#ROW80: What’s it look like?

You know something, I think I’m getting the hang of this writing thing. I’ve been faithfully cranking out my thousand or so words a day (three weeks now!), starting with my 750 “morning pages” words, copying them to another document, and dashing off from there. I find that I’m writing a couple of hours a day, more if I can get it. And, as I was telling Eden in my response to her comment on last week’s status report, things are coming together. It’s possible that I’ll have the outline for at least a collection of short stories, maybe a full-length novel that I can start writing in November. Who knows?

I’m having a lot of fun with what I’m writing. That’s the important thing, at least I would think at this stage. That doesn’t mean that I’m not running into difficulties, mostly self-imposed. The big thing is that I’m so busy telling the story that I’m not stopping to look around and tell the reader what anything looks like. I’ve got stick figures playing against a blank background. What I might do with some of my time this week is go back through some of the pieces that I’ve written so far and see how hard it is to retrofit them with description. More on that as it becomes available.

So, that’s the scoop for this week. Hope everyone’s having a great time. Go you!

11 thoughts on “#ROW80: What’s it look like?

  1. Your first draft is sounding a lot like my first drafts. I have more than one printout that a beta reader returned to me with a “Where are they? What are they doing? I have no sense of location” (and other such notes). I don’t know if this is the way a first draft should be, but I have found it’s pretty easy to fill in the details afterward when asked. And details don’t have to be line after line of purple prose–a few carefully placed words. Did you see that article Stephen King wrote about setting and description? It’s all about giving the reader just enough so that s/he can create the image him/herself: http://www.wordplayer.com/pros/pr13.King.Stephen.html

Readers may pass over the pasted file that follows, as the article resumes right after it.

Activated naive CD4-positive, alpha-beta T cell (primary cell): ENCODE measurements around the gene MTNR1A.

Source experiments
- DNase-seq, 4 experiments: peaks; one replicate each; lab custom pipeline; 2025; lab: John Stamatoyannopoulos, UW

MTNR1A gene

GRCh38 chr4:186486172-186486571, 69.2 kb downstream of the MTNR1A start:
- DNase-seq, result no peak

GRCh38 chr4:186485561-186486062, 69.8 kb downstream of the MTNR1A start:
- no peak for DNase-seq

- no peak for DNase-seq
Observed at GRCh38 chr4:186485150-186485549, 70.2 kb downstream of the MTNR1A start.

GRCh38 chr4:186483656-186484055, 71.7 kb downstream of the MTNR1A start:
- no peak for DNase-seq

Keep having fun with it, John.

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  2. my first drafts are stick-insects in a desert but getting the plot/emotion/events/actions help me find the overall consistent descriptions in the next draft – I find it works for me, the description then is chosen to enhance/explain/soften/heighten the sticks – we all have different ways of conveying a story – but enjoyment I beleive should feature in the process – all the best:)

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  3. Hello, John. I’m glad that 750words.com is working for you. It distracted me more because last month I was entirely focused on editing rather than writing. But this month . . . . we shall see. I think you’re on the right track to simply tell story and plan on looping back to fill in setting. Why do people read? Isn’t it for the emotional tension between characters and the resolution of conflict? So often I’m writing historical fiction, the setting comes slowly as I write and revise and revise. But you nailed it when you said you’re having fun with the writing. Yes! that’s the point! Write on!

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    1. Going back through a lot of the things that I’ve read, I noticed that there isn’t much attention paid to the setting. There isn’t a lot of description, for example, in police procedural novels, unless it tells part of the story, where the police are questioning a suspect, for example. Maybe I’m making more of it than there is…

      Thanks for stopping by!

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  4. Congrats on being able to meet your goals!

    I remember reading a blog that Patricia Wrede posted (or it could have been a different writer… I can’t find it unfortunately) that said that the first draft for some writers is exactly what you described – just stick figures moving ahead, with barely any or no description at all. If it’s too hard to go back and edit description in at this point, you can always wait until it’s time for your second draft.

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    1. Thanks for telling me that. I’m adding description in some cases as I go with the first draft, and will likely add the description when I get to the second. I just got the impression that was weird…

      Thanks for stopping by!

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